A short term workaround to avoid encountering this issue entails using directly connected MirrorView for replication instead.
RecoverPoint may still be used safely in Cisco SAN configurations with fewer than 100 host initiators.
In summary, a large number of host initiators attached to an EMC storage array combined with an EMC replication technology can result in a large number of name server requests being sent from the replication technology to the SAN switch. Depending on how the SAN switch responses to these requests, it is possible to saturate the switches resources as seen on Cisco MDS switches.
What causes the high CPU utilization to clear in 5 to 10 minutes?
The name server requests that EMC replication products send to a SAN switch must be answered within a predefined timeout value specified in EMC code. If the requests are not satisfied by the timeout value, a retry is triggered and the process starts again. After a predefined number of retries the operation is cancelled. Once the name server DDOS ceases, the switch CPU utilization returns to normal.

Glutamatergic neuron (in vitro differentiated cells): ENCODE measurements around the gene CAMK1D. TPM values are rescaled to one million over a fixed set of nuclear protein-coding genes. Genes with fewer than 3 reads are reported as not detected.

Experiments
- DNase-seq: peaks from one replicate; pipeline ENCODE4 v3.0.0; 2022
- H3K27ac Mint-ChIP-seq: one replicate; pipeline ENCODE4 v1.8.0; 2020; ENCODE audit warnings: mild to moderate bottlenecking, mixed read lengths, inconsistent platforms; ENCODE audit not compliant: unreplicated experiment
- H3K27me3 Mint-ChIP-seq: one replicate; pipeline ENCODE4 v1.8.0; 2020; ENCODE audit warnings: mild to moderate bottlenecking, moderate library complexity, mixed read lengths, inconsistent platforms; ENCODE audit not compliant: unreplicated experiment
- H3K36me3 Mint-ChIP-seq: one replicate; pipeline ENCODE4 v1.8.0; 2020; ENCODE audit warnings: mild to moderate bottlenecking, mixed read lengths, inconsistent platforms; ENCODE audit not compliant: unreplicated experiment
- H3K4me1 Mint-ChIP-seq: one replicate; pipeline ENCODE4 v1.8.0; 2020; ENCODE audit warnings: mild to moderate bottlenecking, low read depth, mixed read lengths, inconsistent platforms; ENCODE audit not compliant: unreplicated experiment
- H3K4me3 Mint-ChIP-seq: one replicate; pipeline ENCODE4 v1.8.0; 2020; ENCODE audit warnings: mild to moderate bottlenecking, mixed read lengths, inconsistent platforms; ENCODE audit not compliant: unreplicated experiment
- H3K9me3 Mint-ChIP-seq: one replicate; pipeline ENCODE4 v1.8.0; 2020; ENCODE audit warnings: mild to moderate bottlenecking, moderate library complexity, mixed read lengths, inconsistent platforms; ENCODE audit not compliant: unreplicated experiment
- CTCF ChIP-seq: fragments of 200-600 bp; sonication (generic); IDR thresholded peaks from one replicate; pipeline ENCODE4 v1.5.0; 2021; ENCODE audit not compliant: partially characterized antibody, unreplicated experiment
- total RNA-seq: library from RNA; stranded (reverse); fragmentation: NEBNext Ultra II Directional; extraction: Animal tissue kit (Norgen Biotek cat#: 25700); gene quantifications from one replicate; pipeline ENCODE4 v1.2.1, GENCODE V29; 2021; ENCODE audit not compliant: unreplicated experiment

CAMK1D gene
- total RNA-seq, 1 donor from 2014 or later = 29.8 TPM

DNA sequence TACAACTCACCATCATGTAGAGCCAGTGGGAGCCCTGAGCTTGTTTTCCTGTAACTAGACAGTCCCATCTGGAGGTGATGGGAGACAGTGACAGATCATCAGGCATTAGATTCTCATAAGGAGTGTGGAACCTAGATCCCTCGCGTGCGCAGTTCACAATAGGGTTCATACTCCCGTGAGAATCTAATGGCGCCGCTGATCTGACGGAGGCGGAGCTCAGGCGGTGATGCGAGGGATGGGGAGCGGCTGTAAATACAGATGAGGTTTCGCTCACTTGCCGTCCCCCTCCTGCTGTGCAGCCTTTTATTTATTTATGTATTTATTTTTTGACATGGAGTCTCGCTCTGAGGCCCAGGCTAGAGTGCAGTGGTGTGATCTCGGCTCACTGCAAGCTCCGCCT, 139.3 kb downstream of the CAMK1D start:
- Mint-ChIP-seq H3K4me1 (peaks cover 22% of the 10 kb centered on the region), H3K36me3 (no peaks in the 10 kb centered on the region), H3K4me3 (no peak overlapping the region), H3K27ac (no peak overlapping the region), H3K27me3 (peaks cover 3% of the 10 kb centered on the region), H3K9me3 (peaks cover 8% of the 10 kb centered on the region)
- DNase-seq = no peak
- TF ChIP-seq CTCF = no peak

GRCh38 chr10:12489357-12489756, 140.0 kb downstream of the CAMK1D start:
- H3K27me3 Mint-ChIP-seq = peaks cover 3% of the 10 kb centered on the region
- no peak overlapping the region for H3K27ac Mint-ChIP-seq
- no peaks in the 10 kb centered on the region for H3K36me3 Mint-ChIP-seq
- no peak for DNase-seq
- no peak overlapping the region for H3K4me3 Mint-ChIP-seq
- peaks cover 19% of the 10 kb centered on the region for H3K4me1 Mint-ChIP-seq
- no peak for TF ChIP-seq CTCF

Are there any consequences of the high CPU utilization clearing in 5 to 10 minutes?
The primary consequence is that not all of the host initiators log back in to the storage array. Any initiators that fail to log back in would result in dead storage paths and reduced host storage path redundancy. In worst case, assuming reduced path redundancy previously existed (e.g. due to a reboot of a MDS switch for an upgrade), a complete storage outage could be experienced by hosts as a result of all storage paths being dead.
What are the fixes?
The real culprit of the massive number of name server requests and initiator logins in my case was the EMC RecoverPoint product. In order to fix the issue, EMC RecoverPoint was removed from the environment. To address the redundancy requirements of the project, other EMC solutions were used in moderation (e.g. MirrorView, SnapView) as well as third-party tools (e.g. Rsync). EMC is currently working on several modifications to the RecoverPoint product including addressing this issue.